My first post on this blog, on December 21, included a picture and info on Newgrange, the neolithic passage tomb in Ireland that is oriented to the morning of the winter solstice.
A few days later, I chanced upon an article (1) on Bryn Celli Ddu, “Mound in the Dark Grove,” a neolithic tomb almost as old, on the Isle of Anglesey off the north coast of Wales. The passage there is aligned to mark the morning of the summer solstice.
The site began some 5,000 years ago as a henge, or circle of standing stones. The mound was added later. Bryn Celli Ddu was first explored in 1865, then reconstructed in the 1920’s. Excavations over the last five summers, in which the public was allowed to participate, reveal human activity at the site for millennia. This summer will feature an Archaeological Festival, with lectures, exhibits, and artists-in-residence as the work there continues. Of special interest is an evening of stargazing on June 21, at the time of the summer solstice (2).
What moved the builders of stone circles and passage tombs to go to such lengths to mark the solstice days for the ages? We’ll probably never know. By the time the Celts arrived, ca. 300-500 B.C, they had been gone for at least two millennia.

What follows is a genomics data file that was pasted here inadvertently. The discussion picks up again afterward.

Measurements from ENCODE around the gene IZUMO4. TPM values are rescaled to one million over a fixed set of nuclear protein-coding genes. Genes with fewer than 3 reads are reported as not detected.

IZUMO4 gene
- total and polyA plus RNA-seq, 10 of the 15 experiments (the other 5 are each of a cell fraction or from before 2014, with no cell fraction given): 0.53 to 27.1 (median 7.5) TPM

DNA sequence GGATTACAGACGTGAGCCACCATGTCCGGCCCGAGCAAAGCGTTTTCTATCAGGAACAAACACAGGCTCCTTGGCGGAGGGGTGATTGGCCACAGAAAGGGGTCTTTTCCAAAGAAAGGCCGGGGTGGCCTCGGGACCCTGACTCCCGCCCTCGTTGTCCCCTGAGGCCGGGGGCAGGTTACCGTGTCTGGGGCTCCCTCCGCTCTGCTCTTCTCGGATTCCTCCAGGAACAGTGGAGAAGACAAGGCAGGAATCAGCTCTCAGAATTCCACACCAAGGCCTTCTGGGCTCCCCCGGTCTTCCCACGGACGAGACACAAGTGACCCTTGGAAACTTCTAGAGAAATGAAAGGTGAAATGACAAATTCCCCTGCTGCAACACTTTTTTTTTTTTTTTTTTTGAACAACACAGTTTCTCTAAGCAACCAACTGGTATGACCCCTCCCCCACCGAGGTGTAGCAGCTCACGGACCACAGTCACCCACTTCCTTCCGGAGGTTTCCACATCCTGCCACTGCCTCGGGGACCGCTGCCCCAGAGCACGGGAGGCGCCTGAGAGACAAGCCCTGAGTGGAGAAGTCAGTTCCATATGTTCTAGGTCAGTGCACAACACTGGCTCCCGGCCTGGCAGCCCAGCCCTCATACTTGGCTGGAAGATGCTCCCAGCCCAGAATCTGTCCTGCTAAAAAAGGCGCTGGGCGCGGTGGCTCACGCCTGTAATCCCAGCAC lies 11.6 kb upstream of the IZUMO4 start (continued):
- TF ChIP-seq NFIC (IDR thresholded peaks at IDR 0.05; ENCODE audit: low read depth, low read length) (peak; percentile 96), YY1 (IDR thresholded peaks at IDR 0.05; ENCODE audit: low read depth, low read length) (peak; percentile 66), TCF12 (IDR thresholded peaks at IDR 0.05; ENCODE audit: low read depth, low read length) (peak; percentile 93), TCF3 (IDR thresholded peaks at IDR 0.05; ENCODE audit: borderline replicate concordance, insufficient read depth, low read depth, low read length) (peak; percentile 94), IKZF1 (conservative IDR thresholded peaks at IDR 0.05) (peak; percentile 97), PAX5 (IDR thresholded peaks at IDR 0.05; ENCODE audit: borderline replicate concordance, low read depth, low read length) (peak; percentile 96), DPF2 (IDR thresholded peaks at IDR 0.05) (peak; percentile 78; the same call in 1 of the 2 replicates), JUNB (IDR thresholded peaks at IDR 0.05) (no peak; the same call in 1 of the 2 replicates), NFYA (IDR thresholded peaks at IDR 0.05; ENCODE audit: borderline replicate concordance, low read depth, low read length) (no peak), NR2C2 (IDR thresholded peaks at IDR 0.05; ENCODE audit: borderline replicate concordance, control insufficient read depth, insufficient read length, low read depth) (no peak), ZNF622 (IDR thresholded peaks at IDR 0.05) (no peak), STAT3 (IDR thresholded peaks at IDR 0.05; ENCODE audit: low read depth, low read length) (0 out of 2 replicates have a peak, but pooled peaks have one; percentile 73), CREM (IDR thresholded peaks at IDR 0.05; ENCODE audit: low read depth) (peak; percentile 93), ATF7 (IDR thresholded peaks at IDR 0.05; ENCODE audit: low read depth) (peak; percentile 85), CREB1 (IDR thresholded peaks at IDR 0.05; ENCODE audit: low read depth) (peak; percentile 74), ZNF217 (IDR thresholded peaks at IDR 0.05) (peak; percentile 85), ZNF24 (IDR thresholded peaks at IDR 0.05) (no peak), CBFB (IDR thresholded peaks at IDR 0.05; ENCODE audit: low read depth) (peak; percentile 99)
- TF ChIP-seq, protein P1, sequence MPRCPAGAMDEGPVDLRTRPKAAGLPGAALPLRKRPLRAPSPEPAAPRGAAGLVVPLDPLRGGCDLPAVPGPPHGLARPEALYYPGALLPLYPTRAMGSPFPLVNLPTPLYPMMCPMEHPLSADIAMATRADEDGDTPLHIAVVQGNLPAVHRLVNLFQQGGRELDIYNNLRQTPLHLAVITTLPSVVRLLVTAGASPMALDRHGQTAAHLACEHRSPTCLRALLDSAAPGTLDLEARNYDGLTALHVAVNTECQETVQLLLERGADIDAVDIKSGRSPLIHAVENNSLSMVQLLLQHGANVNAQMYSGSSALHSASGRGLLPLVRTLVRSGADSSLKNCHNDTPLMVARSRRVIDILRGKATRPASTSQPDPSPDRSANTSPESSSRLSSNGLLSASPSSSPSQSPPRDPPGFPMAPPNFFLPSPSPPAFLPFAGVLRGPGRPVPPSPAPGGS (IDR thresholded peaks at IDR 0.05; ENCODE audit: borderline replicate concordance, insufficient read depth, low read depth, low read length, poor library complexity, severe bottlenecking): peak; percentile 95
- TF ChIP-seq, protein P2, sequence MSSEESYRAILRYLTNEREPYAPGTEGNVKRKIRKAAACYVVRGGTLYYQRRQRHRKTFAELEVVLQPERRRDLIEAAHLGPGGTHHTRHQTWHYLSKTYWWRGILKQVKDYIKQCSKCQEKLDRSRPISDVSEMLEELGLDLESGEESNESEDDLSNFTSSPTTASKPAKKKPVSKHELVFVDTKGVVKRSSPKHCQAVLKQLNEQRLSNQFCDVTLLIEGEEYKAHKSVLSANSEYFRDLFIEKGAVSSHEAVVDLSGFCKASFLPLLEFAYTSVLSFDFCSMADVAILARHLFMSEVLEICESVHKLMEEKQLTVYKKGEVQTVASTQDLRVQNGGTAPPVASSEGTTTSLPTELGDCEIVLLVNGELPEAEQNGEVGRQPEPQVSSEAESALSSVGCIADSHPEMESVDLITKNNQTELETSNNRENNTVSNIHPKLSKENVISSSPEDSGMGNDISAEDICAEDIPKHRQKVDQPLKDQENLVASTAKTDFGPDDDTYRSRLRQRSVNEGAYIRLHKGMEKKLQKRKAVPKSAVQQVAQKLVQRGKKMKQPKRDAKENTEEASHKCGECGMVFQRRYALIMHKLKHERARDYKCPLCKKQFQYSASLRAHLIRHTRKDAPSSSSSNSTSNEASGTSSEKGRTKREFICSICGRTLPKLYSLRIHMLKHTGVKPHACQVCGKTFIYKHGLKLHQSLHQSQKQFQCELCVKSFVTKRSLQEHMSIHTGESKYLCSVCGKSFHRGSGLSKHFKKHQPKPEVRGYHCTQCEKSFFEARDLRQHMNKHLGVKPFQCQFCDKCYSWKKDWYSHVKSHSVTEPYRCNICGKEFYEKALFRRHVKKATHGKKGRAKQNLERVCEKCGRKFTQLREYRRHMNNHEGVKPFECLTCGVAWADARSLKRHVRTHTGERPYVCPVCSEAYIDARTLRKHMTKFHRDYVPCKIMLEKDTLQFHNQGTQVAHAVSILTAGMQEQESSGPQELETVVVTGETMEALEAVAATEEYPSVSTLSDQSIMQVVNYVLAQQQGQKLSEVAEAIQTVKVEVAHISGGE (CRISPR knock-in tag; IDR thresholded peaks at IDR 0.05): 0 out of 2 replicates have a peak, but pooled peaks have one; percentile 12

We also don’t know how stone age people constructed these monolithic sites. In the days of Cromwell, workers, equipped with iron tools, were assigned to dig out the “pagan” stones that surround the English town of Avebury. Work stopped when, after tremendous effort, they loosened the first stone which then fell and crushed one of the workers. It’s more than enough to make one believe the stones themselves do not want to be disturbed!
There’s much room for speculation – a solstice signals ends and beginnings. Perhaps the morning sun on such days brought the promise of new life or rebirth to those buried within.
In the end, however, the stones, like the features at other sacred sites do not easily give up their secrets. Perhaps all we can do is be still at such places. And look. And listen.